both of which are constant across all timelines.
But it’s that “glowing embers of twilight”
that’s kind of specific to the events of Twilight Princess.
In all the games that occur across all the timelines,
Twilight Princess is the only game where Link deals with the Twilight Realm.
So the fact that Zelda mentions this particular event
is a pretty big hint towards Breath of the Wild landing in the Child Era timeline.
This is also further supported by Hyrule Castle itself.
Look at the castle from Twilight Princess.
And now to Breath of the Wild.
Now to Twilight.
Now to Wild.
The castle is now a giant stick of Old Spice.
Link is on a horse.
In a shower.
Anyway, as you can see,
the architecture of both castles is very similar,
especially compared to that of A Link to the Past and Wind Waker.
But that’s…about it.
This is kind of where all the proof for the Child Era ends.
And I’ve gotta be honest, it doesn’t feel like there’s a whole lot to stand on there.
So going back to Breath of the Wild,
we still haven’t accounted for a lot of the physical clues that are present in this game:
clues starting with Hyrule’s geography.
If you take a look at every map of Hyrule,
geography is one of the least consistent things across games.
Apparently, Hyrule’s tectonic plates are “lit AF,”
as they say.
But comparing maps across all the games,
Breath of the Wild does have major geographic landmarks
that line up with the game’s falling into the Failed Hero timeline.
If you take a look at Breath of the Wild’s map
compared to that of Link to the Past,
you’ll notice some significant similarities.
In both maps, we can see that the desert is to the southwest,
Death Mountain is to the north,
the Lost Woods, also north,
and Lake Hylia is to the south.
I mean, granted, they’re not perfectly aligned,
but there’s no denying that they’re a closer match
than anything found in any of the other games.
And not only that, but Spectacle Rock–
a rock formation looking like glasses–
can be found in Breath of the Wild.
This particular mountainous formation
is only found in the games falling in the Failed Hero timeline.
And evidence for the Failed Hero timeline doesn’t stop there.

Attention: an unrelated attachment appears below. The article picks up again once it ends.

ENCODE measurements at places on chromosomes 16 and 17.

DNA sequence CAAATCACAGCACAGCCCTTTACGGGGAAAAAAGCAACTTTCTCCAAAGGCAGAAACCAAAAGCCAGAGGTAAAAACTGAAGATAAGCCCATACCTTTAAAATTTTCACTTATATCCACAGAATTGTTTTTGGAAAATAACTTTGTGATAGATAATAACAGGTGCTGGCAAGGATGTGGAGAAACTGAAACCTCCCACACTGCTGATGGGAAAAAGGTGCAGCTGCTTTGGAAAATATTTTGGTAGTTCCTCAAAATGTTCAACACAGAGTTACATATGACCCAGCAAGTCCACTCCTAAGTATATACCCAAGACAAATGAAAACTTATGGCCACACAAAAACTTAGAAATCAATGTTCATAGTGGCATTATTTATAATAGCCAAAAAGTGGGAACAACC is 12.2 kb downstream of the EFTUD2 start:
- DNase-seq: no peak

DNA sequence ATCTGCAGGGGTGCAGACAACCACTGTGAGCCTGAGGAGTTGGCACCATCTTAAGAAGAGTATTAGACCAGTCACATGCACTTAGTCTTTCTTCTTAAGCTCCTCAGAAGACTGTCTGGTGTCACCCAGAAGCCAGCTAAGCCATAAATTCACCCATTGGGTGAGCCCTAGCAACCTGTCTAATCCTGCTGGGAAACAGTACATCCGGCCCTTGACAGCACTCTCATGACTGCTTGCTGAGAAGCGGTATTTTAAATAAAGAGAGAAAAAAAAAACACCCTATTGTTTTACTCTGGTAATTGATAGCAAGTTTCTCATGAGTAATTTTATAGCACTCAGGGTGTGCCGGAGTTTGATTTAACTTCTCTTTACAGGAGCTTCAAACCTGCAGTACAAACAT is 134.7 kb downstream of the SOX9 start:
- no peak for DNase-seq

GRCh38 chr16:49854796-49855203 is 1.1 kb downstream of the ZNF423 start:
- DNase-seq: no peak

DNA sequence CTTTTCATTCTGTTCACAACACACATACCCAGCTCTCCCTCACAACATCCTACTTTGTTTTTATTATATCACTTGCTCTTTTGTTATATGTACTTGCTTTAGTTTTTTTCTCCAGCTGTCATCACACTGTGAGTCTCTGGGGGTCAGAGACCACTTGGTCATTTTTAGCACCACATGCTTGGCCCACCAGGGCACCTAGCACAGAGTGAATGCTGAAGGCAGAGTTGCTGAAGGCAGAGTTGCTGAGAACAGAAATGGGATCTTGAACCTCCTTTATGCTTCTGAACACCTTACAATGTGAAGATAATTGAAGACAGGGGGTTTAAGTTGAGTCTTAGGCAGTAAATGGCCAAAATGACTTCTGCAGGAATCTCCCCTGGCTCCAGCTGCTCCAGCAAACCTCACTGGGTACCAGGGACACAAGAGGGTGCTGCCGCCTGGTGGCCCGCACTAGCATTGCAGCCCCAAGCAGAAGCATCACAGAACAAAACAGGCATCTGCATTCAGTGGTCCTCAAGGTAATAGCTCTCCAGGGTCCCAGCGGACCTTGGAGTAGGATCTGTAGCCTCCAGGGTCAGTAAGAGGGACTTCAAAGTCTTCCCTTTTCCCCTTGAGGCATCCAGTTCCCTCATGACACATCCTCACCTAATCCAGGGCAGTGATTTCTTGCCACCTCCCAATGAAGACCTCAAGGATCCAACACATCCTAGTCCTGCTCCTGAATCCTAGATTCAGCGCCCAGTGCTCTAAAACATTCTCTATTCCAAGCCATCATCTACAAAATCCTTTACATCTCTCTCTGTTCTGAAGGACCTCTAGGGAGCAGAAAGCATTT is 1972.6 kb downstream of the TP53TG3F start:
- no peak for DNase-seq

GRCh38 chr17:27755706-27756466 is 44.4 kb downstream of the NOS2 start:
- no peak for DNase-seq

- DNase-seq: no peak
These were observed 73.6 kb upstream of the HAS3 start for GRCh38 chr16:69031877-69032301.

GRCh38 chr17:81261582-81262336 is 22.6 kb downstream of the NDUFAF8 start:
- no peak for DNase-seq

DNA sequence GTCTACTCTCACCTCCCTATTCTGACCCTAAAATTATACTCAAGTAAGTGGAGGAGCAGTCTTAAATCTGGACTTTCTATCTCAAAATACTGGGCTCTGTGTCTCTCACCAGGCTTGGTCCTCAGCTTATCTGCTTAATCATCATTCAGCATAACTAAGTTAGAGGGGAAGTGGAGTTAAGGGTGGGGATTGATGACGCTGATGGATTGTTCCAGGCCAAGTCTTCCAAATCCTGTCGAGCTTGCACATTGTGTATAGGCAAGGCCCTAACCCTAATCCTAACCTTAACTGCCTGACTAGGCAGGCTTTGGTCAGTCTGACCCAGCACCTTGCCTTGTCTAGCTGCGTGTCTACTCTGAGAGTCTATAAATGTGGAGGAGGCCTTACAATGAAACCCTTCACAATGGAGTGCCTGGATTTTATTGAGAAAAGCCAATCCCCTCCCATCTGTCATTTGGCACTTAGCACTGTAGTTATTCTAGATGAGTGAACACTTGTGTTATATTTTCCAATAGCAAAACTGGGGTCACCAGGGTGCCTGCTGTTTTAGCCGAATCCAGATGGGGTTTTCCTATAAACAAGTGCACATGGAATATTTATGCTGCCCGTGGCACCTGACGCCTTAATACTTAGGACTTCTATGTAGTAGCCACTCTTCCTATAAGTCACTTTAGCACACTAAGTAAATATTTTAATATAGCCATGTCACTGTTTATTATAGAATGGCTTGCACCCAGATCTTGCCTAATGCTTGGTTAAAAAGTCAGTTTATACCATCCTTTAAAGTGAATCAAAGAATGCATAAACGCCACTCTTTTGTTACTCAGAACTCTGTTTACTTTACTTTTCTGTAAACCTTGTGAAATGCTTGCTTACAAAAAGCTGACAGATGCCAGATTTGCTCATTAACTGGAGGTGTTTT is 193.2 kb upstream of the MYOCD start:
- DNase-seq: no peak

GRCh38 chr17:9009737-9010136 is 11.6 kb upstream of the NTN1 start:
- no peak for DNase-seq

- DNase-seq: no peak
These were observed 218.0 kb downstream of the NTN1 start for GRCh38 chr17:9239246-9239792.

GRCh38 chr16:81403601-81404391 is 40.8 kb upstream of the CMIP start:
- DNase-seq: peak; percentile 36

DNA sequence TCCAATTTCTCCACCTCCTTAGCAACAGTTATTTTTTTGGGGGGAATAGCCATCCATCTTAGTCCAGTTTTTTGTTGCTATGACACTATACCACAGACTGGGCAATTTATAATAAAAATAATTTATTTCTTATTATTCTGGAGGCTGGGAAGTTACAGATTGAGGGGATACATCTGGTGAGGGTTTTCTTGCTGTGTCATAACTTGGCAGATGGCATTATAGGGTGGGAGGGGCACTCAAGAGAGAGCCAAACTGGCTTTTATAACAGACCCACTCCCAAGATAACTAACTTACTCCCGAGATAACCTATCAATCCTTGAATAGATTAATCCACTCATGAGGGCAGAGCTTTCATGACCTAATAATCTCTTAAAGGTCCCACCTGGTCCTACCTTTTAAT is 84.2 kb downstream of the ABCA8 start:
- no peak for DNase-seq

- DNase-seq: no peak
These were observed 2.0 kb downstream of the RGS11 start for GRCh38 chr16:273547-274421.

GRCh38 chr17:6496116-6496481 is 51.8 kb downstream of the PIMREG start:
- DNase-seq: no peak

Breath of the Wild’s most deadly enemy–
the half-horse, half-lion pain train of death,
has only appeared in five other games throughout the Zelda series.
Their first and most-known appearance
was the original Legend of Zelda,
but they also show up in Link to the Past,
the Oracle games,
and the recent Link Between Worlds.
Whether or not they appear in a given Zelda game is inconsistent at best,
but one thing is true of all the games they’ve appeared in:
they’re all part of the Failed Hero timeline.
You never–NEVER–see them in any of the other games
outside of this one branch,
which strongly suggests
that the Lynels were only recruited into Ganon’s army
once he managed to defeat Link during the events of Ocarina of Time.
And speaking of enemies,
let’s talk the Demon King himself:
In Breath of the Wild, we witness a reincarnation of Ganon
that we have never seen before
called Calamity Ganon,
a Ganon that has gone full-on rage mode.
But the clue here isn’t what IS present,
it’s about what ISN’T.
In both the Child Era and Adult Era,
Ganon is often seen in his Gerudo form,
Even after transforming into the Beast in Twilight Princess,
we see that he can’t maintain the form after getting beaten down by Link.
Instead, we see him preferring his Gerudo form for the final fight.
And he’s sealed as Ganondorf.
Wind Waker is the same way!
Sure, there’s a puppet of Ganon,
but who you’re really fighting in this game is Ganondorf.
But Calamity Ganon is a demon through and through.
He has no humanoid form.
And in what timeline do you never see his Gerudo form?
And that’s official!
According to the Hyrule Historia, when he takes over an Ocarina,